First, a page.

“I was really shocked when I got home that evening and started going back through the photos of the day.”
Eerie Ghost Woman Seen Haunting English Castle
A mother was left spooked after capturing an eerie image believed to be the ghost of a woman in Victorian dress standing in the ruins of a medieval fortress in the United Kingdom.
Mandy Steel, 45, snapped the ghostly figure during a family outing to Tynemouth Castle and Priory, in North Tyneside, in England’s border region next to Scotland, with her son and daughter on August 13. The cleaner, of Sunderland, England, only noticed the chilling apparition when she returned home later that day and started going back through her photos.
In one of her snaps, she spotted a mysterious figure dressed in old-fashioned clothing including a long hat and coat near the cliffside graveyard. But in another photo taken by her daughter Lynette, 22, at the same time in the same spot there is no sign of the ghostly woman.
Steel said none of her other pictures show a woman in a hat and coat and everybody was wearing summer clothes because it was a hot and sunny day. She is now convinced she has managed to capture a paranormal spirit on camera at the historic site, which dates back to the 7th century.
“I was really shocked when I got home that evening and started going back through the photos of the day.
What jumped out to me was the costume. It was a sunny day with hazy fog coming across. We were all in shorts and t-shirts but she was in a full dress.
“That hat is not from our time period, even the dress, and she was looking out onto South Shields beach,” said Steel, a mother of two.
“My daughter was taking photographs at the same time to compare to those taken on my new camera. But there was nothing there to compare. A picture taken at the same time shows no sign of this woman.
“The place has got a big history so I started researching and found there had been ghost sightings before of a Viking called Olaf. There was also talk of a woman in white, but this one doesn’t appear to be wearing white, so it’s a mystery as to who she might be.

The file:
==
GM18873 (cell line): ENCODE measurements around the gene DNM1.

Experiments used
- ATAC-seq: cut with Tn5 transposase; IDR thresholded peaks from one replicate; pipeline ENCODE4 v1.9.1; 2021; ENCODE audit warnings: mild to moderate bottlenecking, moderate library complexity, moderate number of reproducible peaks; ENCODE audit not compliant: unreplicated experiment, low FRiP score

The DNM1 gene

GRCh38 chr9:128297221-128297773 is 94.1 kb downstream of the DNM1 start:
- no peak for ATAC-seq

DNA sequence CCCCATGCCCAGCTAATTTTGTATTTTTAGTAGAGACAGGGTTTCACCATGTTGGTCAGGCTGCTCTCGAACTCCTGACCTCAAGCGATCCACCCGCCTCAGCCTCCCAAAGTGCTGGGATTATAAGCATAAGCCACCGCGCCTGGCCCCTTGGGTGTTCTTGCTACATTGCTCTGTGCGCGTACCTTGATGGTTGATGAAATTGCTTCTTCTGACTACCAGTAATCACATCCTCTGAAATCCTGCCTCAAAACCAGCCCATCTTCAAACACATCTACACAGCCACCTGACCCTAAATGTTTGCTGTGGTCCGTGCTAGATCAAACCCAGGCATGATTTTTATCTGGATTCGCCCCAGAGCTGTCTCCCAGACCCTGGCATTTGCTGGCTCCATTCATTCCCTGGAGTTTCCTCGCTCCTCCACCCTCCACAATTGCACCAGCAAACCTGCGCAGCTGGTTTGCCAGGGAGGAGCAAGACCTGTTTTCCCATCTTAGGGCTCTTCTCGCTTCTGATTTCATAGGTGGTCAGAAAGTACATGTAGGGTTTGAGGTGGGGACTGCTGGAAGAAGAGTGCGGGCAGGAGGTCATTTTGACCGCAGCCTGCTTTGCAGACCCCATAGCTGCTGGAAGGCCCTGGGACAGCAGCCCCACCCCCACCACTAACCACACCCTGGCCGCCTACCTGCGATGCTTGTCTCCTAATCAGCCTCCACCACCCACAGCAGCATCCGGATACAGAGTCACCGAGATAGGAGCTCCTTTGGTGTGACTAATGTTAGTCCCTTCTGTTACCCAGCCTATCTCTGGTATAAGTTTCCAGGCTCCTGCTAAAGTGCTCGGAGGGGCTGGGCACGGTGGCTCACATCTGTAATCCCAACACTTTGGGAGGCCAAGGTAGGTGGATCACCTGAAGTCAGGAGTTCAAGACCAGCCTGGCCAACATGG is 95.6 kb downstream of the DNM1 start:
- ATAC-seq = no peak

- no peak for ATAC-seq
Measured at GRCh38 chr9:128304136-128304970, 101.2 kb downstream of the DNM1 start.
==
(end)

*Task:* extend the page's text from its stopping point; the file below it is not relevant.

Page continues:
“I tried contacting the priory and the National Trust to see if they could provide any historical context but they were no help at all. I do believe in ghosts. People say I’m stupid for it but now we have big proof,” Steel continued.
In February last year, Newcastle paranormal investigator Kayleigh Woods claimed to have photographed a ghost at the Benedictine priory. Many believed that the black shadow in the shape of a person was a Viking named Olaf who is rumored to haunt the site.
Tynemouth Castle and Priory was founded early in the 7th century, reportedly by Edwin of Northumbria, the Anglo-Saxon king of Northumbria from 616 to 633. He is one of three kings buried at the site after he was murdered in 651 by the soldiers of King Oswiu of Bernicia.
He later became St. Oswin and his burial place became a shrine visited by pilgrims. Osred II, who had been king of Northumbria from 789 to 790, is also buried there after he was deposed and murdered in 792.
The third king to be buried at Tynemouth was Malcolm III, King of Scotland, who was killed at the Battle of Alnwick in 1093. The coat of arms of the site bears three crowns in commemoration of the monarchs buried there. In 1538, King Henry VIII seized the monastery and razed its buildings, with the exception of the prior’s residence and church. The site was later converted into a fortress.
Produced in association with SWNS.